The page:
Turning back on a ‘bogey hill’ can be annoying too. For several years, our bogey hill was Ben Vorlich at Lochearnhead – annoying as it’s not a difficult hill in any way. We started up it in our first year of hill walking with a wedding anniversary induced hangover and bailed about half way up – felt dire and the looming grey clag did not really inspire us to continue. A month or so later, we bailed with about 100m of ascent to go, in a howling gale with visibility down to about 10 metres.

That one stuck in the craw, but conditions meant that – for two beginners – it was getting to the point we didn’t feel safe. Discretion being the better part of valour, we bailed.

After that, we had two more aborted attempts before even starting up the hill – we arranged to do it with a friend, but had to bail due to a minor injury, then a bit later we intended to do it, then gave up at Lochearnhead in torrential rain without even getting out of the car. However, we finally nailed it on a glorious November day with some of the best views we have ever had from a Munro. For us, that totally vindicated the decision to wait for a better day.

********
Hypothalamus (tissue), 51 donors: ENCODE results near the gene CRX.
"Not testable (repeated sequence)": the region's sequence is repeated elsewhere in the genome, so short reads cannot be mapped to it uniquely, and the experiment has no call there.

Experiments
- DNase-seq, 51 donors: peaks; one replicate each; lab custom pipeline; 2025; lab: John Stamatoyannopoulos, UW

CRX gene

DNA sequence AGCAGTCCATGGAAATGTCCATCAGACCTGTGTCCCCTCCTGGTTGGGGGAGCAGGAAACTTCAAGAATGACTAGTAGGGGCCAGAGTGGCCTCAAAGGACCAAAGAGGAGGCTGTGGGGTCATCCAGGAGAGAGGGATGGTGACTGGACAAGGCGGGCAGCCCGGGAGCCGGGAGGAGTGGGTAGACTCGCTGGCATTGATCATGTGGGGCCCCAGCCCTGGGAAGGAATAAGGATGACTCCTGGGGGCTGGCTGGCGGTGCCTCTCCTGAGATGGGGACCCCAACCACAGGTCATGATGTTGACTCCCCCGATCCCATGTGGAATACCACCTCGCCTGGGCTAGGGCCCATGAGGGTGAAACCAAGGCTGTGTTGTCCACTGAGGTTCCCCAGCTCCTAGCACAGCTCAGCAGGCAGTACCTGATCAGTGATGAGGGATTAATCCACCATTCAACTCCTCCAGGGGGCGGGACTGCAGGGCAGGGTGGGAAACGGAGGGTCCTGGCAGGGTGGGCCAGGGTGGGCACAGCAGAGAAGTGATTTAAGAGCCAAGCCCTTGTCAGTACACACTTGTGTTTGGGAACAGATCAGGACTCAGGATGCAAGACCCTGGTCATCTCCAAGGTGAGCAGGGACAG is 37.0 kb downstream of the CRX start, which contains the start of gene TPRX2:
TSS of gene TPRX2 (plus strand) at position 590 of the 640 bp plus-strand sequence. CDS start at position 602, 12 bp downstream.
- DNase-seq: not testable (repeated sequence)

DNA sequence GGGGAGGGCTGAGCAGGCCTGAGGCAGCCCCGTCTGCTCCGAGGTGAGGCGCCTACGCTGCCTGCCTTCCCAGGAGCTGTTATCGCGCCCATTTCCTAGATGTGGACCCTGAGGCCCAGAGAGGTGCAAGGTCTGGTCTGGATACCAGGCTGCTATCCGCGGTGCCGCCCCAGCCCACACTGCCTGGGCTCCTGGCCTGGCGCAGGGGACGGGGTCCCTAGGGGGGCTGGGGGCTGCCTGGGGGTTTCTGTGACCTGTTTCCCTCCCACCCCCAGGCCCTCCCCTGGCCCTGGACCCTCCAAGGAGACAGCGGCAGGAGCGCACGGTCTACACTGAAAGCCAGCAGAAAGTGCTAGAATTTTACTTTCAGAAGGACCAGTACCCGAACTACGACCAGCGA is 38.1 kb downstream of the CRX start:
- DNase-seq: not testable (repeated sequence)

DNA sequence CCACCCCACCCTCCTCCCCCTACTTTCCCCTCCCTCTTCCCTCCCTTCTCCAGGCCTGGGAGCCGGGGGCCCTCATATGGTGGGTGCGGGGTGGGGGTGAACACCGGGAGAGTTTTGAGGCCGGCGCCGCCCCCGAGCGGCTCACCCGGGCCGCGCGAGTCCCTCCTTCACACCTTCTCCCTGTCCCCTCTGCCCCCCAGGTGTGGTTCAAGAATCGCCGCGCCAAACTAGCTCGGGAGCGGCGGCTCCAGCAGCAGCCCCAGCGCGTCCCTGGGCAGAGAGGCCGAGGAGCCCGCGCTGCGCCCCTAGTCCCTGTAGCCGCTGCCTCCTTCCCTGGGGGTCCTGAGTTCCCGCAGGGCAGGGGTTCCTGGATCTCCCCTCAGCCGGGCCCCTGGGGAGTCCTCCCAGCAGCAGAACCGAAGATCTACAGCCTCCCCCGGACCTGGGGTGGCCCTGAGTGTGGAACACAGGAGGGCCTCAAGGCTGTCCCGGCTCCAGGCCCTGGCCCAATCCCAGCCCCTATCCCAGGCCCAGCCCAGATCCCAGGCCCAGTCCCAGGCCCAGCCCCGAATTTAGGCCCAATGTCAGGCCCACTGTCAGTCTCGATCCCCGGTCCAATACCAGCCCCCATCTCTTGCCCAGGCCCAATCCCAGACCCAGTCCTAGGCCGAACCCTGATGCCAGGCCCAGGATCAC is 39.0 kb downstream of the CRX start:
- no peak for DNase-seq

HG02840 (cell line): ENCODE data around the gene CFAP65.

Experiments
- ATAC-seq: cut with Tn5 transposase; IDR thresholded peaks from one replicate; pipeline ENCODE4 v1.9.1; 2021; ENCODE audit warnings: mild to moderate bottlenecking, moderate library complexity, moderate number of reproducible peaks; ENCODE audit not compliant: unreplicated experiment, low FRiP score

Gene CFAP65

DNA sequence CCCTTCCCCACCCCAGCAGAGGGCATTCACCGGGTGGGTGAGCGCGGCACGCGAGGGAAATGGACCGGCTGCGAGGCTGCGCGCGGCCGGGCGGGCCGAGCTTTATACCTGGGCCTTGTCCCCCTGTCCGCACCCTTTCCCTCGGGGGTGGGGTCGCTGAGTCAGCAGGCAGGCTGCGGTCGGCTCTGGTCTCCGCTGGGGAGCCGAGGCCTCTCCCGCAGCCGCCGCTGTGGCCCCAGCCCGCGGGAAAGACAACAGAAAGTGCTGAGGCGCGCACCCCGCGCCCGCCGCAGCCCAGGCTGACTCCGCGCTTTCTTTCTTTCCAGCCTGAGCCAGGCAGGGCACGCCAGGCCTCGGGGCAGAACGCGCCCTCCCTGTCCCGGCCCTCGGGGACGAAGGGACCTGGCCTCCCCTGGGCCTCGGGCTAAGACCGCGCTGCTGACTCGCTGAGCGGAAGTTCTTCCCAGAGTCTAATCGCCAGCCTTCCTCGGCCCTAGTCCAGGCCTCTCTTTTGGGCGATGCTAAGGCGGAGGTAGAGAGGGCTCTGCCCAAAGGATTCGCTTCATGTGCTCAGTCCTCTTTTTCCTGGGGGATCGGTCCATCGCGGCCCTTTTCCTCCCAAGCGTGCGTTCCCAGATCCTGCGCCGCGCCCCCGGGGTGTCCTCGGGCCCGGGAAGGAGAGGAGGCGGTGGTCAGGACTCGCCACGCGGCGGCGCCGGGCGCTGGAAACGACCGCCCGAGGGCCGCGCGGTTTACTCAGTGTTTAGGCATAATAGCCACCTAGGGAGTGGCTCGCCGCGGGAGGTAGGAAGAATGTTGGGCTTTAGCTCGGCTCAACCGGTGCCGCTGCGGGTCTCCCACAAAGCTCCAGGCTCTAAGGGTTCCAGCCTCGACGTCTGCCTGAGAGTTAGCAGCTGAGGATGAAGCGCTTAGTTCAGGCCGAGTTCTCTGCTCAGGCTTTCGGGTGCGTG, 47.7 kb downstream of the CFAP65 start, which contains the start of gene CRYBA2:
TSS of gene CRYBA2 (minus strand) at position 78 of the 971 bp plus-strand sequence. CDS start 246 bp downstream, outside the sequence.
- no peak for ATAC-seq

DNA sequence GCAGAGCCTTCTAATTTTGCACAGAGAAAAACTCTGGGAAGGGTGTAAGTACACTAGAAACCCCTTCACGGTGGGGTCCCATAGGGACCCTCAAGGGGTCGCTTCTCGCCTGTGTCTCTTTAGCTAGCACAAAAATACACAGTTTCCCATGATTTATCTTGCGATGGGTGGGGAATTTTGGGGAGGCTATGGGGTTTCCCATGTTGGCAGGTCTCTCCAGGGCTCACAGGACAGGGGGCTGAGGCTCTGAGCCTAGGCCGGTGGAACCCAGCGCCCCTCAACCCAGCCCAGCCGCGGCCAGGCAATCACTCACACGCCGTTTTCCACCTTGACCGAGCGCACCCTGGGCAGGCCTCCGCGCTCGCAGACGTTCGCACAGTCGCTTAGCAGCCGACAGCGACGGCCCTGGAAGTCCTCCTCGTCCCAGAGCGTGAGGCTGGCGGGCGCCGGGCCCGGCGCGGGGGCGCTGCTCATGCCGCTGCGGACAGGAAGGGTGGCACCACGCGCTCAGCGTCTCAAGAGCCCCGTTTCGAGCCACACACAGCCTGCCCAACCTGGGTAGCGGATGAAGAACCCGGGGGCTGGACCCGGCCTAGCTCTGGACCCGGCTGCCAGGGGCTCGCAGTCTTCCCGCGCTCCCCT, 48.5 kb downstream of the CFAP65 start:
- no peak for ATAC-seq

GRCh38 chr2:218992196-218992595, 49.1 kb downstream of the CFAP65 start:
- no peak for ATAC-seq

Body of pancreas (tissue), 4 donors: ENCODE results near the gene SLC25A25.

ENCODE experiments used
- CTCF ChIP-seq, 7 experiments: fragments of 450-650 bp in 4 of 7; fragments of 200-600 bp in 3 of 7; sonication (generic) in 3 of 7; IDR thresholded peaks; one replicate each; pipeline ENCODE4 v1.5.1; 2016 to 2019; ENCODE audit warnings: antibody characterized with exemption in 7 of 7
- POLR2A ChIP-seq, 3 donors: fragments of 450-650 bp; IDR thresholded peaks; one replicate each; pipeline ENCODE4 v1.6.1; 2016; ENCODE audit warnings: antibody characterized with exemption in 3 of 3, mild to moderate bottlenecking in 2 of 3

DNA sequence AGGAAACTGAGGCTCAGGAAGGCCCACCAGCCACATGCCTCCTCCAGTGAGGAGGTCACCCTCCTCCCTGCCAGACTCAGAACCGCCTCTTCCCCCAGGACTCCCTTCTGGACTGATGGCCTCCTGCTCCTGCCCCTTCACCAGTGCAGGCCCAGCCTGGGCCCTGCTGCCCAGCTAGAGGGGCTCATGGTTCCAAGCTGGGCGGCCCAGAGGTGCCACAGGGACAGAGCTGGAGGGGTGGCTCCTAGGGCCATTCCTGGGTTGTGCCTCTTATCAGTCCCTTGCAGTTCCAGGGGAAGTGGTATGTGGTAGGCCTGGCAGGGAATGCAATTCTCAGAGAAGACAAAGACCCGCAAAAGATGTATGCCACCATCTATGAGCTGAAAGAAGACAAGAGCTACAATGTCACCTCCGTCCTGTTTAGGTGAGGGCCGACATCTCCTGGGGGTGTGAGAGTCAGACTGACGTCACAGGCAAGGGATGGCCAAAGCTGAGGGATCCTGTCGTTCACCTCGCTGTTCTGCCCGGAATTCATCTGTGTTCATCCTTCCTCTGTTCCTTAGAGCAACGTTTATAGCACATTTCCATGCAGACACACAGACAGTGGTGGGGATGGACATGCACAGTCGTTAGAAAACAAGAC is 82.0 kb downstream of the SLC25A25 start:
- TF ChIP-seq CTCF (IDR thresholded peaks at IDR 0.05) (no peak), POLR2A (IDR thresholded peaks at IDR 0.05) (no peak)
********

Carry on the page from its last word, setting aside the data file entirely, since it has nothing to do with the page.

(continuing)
Turning back part way on a walk is something we have also done. The classic example of this is the Beinn Dearg circuit of hills near Ullapool – which is normally done as a four. We have done two of them on two separate occasions, bailing out after one hill each time. Why? Well, on our first attempt we got to the summit of Eididh nan Clach Geala in pea soup clag, with a malfunctioning GPS and no obvious path. We were also completely knackered and decided that given a combination of factors continuing to blunder about in the mist was not a good idea.